Google glitch: A small problem raises big questions

A small Google coding glitch this weekend resulted in Google labeling every site on the Internet as malware, leaving most surfers Internet-less for about an hour. Google tracked down and fixed the problem quickly, but the incident underscores just how much sway Google holds over typical Internet use. Is it really wise to let one company hold virtually all the keys to the Internet?

On Saturday morning between 6:30 a.m and 7:25 a.m., every search result in Google carried the label "This site may harm your computer." In the Official Google Blog explaining the incident, Marissa Mayer said the glitch was due to a wayward backslash in some code. A very small problem with large repercussions. As the BBC colorfully reported:

In effect, Google was warning users that the entire internet was sick and shouldn't be touched with an electronic bargepole. Panic spread as the global web community told each other about this apparent breakdown.

That panic, ZDNet's Larry Dignam says, is due to Google's monopoly stature in search. He says Google is now akin to Windows in the PC operating system realm and Cisco in networking. All three hold majority marketshare--and all three are poised to bring enterprises to their knees should they be hit with problems or malware:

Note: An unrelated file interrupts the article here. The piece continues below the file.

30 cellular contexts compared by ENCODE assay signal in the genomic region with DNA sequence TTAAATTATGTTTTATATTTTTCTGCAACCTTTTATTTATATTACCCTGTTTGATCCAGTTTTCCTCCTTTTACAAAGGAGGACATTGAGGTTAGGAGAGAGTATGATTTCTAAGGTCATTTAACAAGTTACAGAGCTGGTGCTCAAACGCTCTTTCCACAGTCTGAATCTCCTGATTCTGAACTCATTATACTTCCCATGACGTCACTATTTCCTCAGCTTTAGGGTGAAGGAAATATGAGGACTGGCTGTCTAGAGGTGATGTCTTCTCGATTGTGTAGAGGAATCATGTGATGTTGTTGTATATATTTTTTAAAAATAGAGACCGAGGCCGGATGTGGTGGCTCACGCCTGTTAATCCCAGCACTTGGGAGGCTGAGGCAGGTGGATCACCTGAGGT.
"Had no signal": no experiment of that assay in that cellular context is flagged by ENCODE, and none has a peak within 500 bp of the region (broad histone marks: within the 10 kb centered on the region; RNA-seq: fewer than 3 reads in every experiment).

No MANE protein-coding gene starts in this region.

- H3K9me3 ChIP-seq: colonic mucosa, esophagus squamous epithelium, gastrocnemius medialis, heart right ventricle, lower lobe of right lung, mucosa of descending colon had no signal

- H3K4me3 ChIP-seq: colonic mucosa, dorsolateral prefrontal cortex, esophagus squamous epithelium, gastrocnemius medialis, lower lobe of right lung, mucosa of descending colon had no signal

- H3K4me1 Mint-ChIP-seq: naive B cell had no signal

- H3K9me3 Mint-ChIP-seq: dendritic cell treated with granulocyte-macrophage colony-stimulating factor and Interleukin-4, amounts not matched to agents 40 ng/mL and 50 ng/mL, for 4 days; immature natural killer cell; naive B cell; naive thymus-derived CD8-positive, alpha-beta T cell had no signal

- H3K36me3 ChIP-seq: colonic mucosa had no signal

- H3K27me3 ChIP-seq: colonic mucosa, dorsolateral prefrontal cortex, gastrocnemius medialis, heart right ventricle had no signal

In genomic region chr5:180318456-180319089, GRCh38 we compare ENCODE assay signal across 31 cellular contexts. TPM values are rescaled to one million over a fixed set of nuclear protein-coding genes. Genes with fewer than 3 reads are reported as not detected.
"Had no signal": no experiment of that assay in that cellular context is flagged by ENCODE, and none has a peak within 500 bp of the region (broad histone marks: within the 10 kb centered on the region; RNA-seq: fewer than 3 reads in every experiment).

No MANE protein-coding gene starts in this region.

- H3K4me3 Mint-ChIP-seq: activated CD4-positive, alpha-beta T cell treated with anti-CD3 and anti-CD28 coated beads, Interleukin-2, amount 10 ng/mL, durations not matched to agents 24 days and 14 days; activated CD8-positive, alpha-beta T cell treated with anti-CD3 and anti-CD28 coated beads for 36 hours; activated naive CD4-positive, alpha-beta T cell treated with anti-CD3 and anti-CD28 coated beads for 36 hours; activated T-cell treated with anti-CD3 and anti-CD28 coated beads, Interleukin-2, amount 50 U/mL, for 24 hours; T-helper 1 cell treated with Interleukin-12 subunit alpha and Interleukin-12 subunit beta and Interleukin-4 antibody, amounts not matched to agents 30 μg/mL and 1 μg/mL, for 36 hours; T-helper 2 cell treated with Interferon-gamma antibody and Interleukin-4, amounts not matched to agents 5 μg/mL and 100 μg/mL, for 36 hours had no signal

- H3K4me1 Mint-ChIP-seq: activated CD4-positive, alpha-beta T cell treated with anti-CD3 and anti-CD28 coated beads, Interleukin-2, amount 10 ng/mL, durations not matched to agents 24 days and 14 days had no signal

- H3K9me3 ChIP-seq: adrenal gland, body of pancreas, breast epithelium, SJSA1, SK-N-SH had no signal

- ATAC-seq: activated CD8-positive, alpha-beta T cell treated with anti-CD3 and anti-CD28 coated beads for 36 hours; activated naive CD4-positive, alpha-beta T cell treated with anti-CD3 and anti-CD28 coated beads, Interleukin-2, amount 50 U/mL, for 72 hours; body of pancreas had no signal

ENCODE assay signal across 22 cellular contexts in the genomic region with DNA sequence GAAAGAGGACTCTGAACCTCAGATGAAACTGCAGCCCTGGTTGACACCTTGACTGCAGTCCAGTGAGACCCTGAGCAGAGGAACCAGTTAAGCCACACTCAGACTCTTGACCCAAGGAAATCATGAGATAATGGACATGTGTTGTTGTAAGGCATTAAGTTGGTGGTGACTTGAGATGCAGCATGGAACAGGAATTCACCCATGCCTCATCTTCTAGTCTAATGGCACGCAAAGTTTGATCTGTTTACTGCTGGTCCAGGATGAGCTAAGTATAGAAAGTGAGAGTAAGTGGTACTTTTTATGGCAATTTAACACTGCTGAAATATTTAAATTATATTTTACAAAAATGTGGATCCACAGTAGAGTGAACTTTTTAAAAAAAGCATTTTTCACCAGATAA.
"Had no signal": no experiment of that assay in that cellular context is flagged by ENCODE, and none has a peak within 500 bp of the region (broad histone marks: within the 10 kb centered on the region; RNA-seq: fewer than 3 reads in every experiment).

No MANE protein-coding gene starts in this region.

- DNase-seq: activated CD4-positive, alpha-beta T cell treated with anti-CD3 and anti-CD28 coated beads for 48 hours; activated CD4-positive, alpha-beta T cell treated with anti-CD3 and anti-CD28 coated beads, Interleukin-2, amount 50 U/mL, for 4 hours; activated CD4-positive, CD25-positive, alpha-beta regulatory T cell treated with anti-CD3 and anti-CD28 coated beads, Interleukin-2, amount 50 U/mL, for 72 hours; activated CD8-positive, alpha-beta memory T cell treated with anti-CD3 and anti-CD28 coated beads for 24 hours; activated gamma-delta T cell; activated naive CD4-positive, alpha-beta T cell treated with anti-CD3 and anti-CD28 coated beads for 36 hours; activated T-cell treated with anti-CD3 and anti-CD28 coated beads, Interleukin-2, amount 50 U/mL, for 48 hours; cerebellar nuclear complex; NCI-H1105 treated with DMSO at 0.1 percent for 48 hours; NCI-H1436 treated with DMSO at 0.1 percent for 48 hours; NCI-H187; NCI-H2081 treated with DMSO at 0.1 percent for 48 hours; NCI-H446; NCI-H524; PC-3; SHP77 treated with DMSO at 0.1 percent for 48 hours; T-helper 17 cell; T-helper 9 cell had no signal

Roughly speaking, whenever a technology–Windows for instance–is dominant it becomes a big target to attack. You attack the target and wreak a lot of havoc. Windows is a monoculture. If Windows is wrecked the damage is far and wide just because of market share.

And as this incident shows, Google is now in the same league as Windows. The textbook enterprise defense here is to diversify--standardize on Windows PCs, but also have a sprinkling of Mac and Linux around just in case. But is that realistic when it comes to Web search? Sure, there are some alternatives--Microsoft Live Search, Yahoo, Ask.com--but few everyday users even know where to find them, nevermind use them. If they can't use Google to search for an alternative, what then?

While this incident was short-lived, the next incident might not be. Perhaps it won't get to the point of the famous "Over Logging" episode of South Park, in which civilization crumbles when Internet service disappears. But if Saturday morning is any yardstick, Internet users would be wise to bookmark their favorite Google alternative--and hope that both Yahoo and Microsoft start making stronger runs at search. Any alternative is better than none.

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